Though not announced publicly, new deployments of Delta Force and Navy SEALs operators to Iraq, Syria, and the Horn of Africa are underway, US defence officials told ABC News on Friday. Some sources in the military said the troops welcome the Trump administration’s tough stance on combating terrorism.
“We don’t know for sure what will happen, but the boys really think we’re going to see a lot of action on this deployment – because of the new administration,” said one unnamed member of a Special Forces unit that recently deployed overseas.
Another source, also unnamed but described as a veteran with 20 years of experience in covert operations, told ABC the authority to expand counter-terrorism operations overseas had occurred over the past months. “Authorities have changed in special operations’ favor with the new administration. We’re doing work on the bad guys,” he said.
The report comes shortly after a remarkable statement by General Joseph Votel, former head of the US Special Operations Command, who said in late February that new deployments to war-torn Iraq and Syria are a possibility.
He said local forces trained and backed by the US “don’t have as good mobility, they don’t have as much firepower, so we have to be prepared to fill in some of those gaps for them,” noting that possible American deployments may involve providing additional fire support capability and “a variety of other things” to help “offset some of the gaps.”
“It could be that we take on a larger burden ourselves,” Votel said. “That’s an option.” He added, however, that it’s very unlikely that US troops would be directly engaged in hostilities, stressing that the military strategy of guiding and coordinating local forces from behind – developed during the Obama administration – remains unchanged.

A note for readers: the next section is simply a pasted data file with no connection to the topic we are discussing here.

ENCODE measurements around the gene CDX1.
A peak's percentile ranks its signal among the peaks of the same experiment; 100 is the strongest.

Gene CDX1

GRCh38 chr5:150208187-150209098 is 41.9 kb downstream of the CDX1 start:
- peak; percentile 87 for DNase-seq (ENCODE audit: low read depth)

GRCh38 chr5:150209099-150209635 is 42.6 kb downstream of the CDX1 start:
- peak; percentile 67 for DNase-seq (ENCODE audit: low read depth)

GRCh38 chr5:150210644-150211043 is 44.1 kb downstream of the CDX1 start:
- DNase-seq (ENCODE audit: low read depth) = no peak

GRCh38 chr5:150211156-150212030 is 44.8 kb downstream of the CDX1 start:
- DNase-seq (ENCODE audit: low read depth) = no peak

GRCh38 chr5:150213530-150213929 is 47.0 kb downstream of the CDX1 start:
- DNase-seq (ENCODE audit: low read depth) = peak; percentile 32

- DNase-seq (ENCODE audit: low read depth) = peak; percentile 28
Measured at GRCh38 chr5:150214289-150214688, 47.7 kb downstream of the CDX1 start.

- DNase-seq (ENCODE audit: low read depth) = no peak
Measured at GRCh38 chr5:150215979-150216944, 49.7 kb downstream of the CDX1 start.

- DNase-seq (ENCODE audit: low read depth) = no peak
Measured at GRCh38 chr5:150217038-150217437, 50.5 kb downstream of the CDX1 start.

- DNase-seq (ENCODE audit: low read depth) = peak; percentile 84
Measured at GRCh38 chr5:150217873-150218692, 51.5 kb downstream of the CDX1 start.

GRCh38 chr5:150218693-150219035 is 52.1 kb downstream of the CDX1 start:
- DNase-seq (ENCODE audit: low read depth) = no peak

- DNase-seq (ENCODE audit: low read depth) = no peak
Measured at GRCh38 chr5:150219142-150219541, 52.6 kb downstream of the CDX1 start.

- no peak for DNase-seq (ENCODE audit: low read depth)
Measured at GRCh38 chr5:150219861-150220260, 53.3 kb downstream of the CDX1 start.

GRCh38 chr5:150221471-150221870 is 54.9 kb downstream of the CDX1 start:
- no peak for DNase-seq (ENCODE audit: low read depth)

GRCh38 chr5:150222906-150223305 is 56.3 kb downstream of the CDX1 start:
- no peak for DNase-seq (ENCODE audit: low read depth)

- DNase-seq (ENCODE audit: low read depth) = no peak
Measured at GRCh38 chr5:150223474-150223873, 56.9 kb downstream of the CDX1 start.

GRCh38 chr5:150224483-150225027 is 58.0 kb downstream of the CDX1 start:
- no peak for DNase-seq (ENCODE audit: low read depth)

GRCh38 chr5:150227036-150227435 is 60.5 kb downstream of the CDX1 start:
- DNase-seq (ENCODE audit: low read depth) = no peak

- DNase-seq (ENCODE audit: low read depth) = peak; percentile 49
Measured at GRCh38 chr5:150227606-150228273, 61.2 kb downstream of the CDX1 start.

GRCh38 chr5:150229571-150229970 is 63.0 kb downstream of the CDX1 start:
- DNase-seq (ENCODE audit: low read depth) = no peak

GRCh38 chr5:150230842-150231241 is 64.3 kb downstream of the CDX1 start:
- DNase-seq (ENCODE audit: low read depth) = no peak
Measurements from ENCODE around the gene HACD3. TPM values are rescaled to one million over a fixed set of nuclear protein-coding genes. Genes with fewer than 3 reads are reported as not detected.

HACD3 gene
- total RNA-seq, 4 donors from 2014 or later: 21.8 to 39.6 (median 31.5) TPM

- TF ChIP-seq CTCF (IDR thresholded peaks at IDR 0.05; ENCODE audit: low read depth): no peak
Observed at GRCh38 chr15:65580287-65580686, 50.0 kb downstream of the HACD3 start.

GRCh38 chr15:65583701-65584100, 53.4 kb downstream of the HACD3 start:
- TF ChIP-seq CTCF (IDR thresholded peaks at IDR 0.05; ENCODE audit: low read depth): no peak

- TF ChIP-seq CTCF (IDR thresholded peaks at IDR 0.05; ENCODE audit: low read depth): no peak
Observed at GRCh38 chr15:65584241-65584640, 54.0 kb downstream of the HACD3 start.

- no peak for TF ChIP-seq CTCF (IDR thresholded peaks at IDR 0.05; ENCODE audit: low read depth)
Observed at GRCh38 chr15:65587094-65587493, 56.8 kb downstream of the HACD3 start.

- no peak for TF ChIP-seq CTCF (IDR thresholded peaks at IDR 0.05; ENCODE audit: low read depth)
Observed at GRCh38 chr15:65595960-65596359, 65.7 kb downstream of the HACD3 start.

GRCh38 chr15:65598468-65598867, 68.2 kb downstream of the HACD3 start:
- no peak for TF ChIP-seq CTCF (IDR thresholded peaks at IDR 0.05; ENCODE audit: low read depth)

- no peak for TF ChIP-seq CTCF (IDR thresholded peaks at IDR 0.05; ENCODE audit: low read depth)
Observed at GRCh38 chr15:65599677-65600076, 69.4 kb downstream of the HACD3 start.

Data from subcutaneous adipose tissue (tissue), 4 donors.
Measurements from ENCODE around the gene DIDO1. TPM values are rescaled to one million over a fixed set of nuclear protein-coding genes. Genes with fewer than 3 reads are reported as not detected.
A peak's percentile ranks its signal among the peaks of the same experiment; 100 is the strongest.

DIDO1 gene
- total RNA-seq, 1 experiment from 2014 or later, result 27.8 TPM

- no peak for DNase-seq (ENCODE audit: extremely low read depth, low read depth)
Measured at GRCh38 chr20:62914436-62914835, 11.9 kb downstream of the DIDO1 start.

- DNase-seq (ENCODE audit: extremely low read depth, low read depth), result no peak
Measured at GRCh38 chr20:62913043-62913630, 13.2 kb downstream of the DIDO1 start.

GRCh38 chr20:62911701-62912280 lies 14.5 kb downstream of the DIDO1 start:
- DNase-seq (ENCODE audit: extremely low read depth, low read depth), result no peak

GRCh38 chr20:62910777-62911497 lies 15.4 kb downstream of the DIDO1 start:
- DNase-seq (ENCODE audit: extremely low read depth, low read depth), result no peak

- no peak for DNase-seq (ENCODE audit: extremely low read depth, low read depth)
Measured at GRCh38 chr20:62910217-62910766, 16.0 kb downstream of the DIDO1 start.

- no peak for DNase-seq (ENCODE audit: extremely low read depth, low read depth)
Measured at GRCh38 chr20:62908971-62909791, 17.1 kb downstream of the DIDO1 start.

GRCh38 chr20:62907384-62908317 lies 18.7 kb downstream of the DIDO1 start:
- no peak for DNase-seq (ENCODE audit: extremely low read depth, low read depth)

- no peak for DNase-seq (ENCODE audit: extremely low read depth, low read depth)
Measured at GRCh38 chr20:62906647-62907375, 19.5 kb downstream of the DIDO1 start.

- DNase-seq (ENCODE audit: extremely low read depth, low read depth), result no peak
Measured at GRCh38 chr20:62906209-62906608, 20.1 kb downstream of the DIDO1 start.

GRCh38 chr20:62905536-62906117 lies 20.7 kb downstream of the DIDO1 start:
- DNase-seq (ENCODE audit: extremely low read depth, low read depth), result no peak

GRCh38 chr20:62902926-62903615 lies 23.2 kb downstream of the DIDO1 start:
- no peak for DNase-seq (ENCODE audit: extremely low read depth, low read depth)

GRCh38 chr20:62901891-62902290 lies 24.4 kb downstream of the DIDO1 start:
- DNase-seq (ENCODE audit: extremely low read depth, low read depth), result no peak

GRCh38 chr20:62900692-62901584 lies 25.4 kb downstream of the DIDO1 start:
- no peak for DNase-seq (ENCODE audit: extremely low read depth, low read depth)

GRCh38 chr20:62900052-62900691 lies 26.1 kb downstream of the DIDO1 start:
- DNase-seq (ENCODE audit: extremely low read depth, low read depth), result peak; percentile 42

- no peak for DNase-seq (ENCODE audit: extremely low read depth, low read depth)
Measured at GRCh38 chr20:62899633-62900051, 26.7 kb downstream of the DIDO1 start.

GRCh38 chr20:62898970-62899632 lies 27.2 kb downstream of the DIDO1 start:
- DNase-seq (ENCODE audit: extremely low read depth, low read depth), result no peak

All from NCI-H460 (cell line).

According to some reports, US Special Forces teams are present in both Syria and Iraq, with the declared goal of achieving the military defeat of Islamic State (IS, formerly ISIS/ISIL) and other Islamist groups. Around 500 commandos operate in Syria, up from just 50 in 2015, the Washington Post reported last October.
It has also been widely reported that US Special Forces are taking part in the Iraqi Army’s ongoing offensive to recapture western Mosul.
In other parts of the Middle East, the elite US troops have suffered casualties recently, as the first known counter-terrorism operation under the Trump administration resulted in the death of Navy SEAL Team Six member Chief Petty Officer Ryan Owens in late January, during an operation against Al-Qaeda in Yemen.
Three other US personnel were wounded in action, and an aircraft was destroyed after it made hard landing while trying to bring in reinforcements. The SEAL team had engaged in a firefight with Al-Qaeda militants and local militia, which lasted for about an hour.